MOSCOW — He was naked, homeless and fiercely argumentative — and his name is immortalized in one of Russia's most remarkable buildings, St. Basil's Cathedral.
An exhibition detailing the lives of St. Basil and other religious zealots known as "holy fools" opened Tuesday as part of ceremonies marking the 450th anniversary of perhaps Moscow's most famous tourist attraction.
After years of restoration work that cost 390 million rubles ($14 million) — including the reinforcement of the walls and the pile of brightly colored onion domes and spires that crown the architectural fantasia — the iconic church looks lavish, and a striking contrast to the extreme asceticism that the holy fools practiced.
Although originally named the Cathedral of the Intercession of the Virgin by the Moat, most know it as St. Basil's, referring to Basil the Blessed, a Muscovite "holy fool" who was buried on the original site before the present building was erected.
The "holy fools" braved Russian winters by walking stark naked — or mortified their flesh by wearing heavy fetters or lice-infested sackclothes. They fasted and never slept indoors, uttered prophecies, performed healings and even walked on water, according to their hagiographies.
And they dared to speak the truth to the powerful, being virtually the only group that could openly criticize the Kremlin rulers and channel ordinary people's frustration.
"They manifested the people's will," Tatiana Saracheva, director of the museum at St. Basil's, told The Associated Press. "It was only the holy fools who could directly tell the royals about the troubles they inflicted on the Russian people."
St. Basil was a peasant's son nicknamed "the Naked Walker" and revered by Muscovites for healings and prophecies.
His nakedness, however, was "hardly shocking" to Russians who often bathed nude in saunas with their wives and children, says the exhibition's artistic director, Andrey Reyner.
St. Basil fearlessly lambasted the tyrannical policies of Ivan the Terrible — one of the Russia's most violent czars.
And the moody, pious czar, whose slaughters claimed tens of thousands of lives, feared the naked ascetic whom he considered "the seer of people's hearts and minds," according to a church chronicle.
When St. Basil got sick, the czar and his wife Anastasia visited him, and after the ascetic's death, Ivan personally carried his coffin to the grave right outside the Kremlin.
After winning several decisive victories over the Mongol rulers who once dominated medieval Russia, Ivan commissioned a massive cathedral that was erected over Basil's burial site.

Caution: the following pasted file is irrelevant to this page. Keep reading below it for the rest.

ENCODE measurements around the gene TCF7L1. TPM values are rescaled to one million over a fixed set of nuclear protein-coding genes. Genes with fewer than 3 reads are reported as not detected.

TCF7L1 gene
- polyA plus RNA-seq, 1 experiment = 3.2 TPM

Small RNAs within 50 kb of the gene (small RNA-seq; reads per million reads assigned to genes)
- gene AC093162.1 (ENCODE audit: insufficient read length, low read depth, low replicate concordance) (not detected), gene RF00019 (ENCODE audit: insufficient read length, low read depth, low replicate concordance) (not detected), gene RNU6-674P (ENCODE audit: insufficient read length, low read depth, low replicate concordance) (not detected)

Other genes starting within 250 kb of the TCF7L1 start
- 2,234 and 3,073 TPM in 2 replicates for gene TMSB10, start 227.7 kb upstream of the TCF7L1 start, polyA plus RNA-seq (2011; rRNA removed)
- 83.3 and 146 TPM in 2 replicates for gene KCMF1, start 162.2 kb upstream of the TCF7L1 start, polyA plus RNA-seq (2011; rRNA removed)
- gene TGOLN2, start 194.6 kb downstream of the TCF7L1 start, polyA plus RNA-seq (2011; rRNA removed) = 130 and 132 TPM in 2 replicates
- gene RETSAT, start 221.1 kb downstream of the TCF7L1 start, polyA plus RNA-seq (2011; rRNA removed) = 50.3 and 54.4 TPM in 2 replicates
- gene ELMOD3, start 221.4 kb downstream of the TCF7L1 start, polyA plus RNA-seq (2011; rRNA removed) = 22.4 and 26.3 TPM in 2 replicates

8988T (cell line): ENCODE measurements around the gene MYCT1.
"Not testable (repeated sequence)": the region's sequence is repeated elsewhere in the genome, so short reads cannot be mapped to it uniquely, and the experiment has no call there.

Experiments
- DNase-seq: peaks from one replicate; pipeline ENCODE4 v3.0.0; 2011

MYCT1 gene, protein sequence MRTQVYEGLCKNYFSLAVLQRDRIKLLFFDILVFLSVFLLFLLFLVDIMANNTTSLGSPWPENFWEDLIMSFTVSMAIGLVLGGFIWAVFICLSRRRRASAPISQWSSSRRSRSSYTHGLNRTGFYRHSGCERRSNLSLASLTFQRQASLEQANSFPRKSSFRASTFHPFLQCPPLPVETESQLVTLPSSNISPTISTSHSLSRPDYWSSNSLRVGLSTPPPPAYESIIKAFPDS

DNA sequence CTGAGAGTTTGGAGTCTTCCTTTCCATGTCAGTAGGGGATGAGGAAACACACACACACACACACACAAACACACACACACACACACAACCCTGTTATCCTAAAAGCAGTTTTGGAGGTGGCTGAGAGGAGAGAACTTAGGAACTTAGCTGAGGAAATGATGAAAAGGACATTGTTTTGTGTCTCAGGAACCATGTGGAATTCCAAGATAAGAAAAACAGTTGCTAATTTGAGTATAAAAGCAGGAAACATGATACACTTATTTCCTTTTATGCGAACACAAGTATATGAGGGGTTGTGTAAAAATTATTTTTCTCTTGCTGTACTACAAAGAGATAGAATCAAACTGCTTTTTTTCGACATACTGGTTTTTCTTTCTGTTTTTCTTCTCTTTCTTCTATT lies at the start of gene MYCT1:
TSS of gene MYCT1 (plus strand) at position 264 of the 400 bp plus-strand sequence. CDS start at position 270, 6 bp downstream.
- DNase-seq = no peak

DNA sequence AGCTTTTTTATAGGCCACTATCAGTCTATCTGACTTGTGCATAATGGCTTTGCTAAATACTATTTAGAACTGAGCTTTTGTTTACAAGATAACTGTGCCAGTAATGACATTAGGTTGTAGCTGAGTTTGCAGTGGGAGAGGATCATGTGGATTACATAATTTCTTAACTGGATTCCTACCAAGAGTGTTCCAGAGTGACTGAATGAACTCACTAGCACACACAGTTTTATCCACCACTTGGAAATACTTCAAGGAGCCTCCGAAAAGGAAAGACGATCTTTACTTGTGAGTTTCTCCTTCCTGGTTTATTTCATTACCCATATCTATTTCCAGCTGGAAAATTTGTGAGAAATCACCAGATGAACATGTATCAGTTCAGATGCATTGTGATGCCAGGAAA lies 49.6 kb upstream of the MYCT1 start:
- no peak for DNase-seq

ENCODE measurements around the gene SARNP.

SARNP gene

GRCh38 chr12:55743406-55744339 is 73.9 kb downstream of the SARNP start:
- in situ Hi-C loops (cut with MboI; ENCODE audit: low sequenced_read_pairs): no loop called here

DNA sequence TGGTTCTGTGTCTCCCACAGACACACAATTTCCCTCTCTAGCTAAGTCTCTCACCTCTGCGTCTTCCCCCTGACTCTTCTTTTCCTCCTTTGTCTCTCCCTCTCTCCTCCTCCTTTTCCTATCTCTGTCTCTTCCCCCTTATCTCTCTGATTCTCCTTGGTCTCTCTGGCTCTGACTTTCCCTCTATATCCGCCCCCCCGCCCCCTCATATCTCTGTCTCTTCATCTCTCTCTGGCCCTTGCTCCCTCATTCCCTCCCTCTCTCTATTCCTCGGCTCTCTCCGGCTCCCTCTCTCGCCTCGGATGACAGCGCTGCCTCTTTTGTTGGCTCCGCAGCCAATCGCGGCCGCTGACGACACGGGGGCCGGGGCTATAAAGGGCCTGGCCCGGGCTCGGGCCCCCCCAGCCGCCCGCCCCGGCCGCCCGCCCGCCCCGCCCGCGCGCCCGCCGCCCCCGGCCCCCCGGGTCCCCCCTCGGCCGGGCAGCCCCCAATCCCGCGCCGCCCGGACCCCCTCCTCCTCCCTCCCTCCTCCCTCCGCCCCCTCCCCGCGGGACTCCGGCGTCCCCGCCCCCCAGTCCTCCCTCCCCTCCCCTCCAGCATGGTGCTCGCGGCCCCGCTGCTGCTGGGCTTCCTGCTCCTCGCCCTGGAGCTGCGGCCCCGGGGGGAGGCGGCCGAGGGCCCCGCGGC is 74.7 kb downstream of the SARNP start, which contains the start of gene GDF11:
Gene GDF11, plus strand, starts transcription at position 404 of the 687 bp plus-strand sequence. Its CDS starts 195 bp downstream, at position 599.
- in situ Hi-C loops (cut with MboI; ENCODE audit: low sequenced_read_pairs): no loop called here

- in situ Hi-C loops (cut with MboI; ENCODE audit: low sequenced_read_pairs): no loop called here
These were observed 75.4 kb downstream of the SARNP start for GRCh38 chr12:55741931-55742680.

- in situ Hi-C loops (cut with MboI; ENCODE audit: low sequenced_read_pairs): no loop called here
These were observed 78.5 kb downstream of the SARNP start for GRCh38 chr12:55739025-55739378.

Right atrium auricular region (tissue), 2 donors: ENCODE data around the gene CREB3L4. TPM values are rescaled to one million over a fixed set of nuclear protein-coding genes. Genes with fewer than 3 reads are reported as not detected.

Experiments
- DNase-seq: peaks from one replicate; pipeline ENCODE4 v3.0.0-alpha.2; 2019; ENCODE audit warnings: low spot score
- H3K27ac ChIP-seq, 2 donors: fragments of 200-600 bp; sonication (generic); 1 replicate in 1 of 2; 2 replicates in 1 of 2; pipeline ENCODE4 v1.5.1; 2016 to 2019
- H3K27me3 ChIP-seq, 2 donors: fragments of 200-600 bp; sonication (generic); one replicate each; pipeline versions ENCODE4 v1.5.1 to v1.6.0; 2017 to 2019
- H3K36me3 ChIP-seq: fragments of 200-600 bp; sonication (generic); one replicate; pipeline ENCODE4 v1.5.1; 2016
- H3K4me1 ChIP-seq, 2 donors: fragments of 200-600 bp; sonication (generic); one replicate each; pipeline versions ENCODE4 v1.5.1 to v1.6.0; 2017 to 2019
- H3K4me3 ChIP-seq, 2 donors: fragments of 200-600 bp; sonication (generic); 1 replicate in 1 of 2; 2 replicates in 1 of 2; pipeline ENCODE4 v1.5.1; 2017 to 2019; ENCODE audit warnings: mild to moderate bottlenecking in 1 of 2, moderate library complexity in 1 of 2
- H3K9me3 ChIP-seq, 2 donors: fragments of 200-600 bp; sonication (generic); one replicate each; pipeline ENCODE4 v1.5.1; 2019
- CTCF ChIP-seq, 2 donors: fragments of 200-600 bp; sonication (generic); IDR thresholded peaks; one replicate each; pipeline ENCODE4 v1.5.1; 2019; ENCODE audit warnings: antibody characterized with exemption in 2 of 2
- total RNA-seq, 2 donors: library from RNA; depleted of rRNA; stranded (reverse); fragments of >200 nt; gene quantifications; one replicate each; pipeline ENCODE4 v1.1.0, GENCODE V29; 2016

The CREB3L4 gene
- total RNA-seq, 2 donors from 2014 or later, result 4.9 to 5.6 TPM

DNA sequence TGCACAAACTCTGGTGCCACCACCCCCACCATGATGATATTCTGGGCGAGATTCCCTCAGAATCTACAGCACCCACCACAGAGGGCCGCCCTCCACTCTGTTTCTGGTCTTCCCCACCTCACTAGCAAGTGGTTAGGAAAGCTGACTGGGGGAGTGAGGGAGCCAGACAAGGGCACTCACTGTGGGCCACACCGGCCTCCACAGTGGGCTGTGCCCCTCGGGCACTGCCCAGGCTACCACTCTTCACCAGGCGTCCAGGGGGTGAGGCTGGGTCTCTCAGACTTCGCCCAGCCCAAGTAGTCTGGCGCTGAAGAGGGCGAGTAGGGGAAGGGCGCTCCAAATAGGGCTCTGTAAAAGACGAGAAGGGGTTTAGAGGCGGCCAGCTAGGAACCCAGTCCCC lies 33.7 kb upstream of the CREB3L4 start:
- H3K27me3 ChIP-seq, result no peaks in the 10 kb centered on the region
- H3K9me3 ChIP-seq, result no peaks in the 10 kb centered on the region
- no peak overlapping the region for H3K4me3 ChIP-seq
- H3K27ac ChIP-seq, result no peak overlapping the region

Completed in 1561, the soaring structure with nine onion-shaped, multicolored domes fused the Russian traditions of wooden architecture with Byzantine and Islamic influences. Over the years, it was associated with St. Basil, at whose grave many miracles happened, according to church chronicles.
St. Basil's was constantly expanded and survived several attempts to destroy it.
Napoleon Bonaparte ordered the cathedral blown up during his army's hasty retreat from Moscow in 1812. But a heavy rain extinguished the burning fuses.
A century later, the building was severely shelled during the 1917 Bolshevik takeover of the Kremlin. It was patched up during the subsequent civil war and famine.
Early Communist leaders — who persecuted countless clerics of all faiths and destroyed tens of thousands of religious buildings — wanted the building dynamited as it blocked the way to military parades.
However, Soviet dictator Josef Stalin told his comrades "don't touch the cathedral, leave it alone," said Alexei Levykin, director of the State History Museum that includes St. Basil's.
Only the cathedral's conversion into a museum saved it from destruction, he said.
The exhibition dedicated to the "holy fools" includes rare icons and textiles that depicted their lives and were not available to the public in the Soviet era.
One of the exhibits is a set of fetters worn by St. Ivan, who succeeded St. Basil as Moscow's most revered "holy fool." St. Ivan was nicknamed "the Big Cap" for wearing an oblong felt hat that hid a metal helmet that was part of his fetters.
The exhibition is part of wide celebrations of St. Basil's anniversary that also included a service led by Moscow Patriarch Kirill and an upcoming conference of scholars.
The building attracts hundreds of thousands of tourists a year, who see it as a quintessential symbol of Russia.
"Just like Russia, it's been on the verge of collapse, got out of it, thrived and prospered and nearly collapsed again," Levykin said.
Copyright 2011 The Associated Press. All rights reserved. This material may not be published, broadcast, rewritten or redistributed.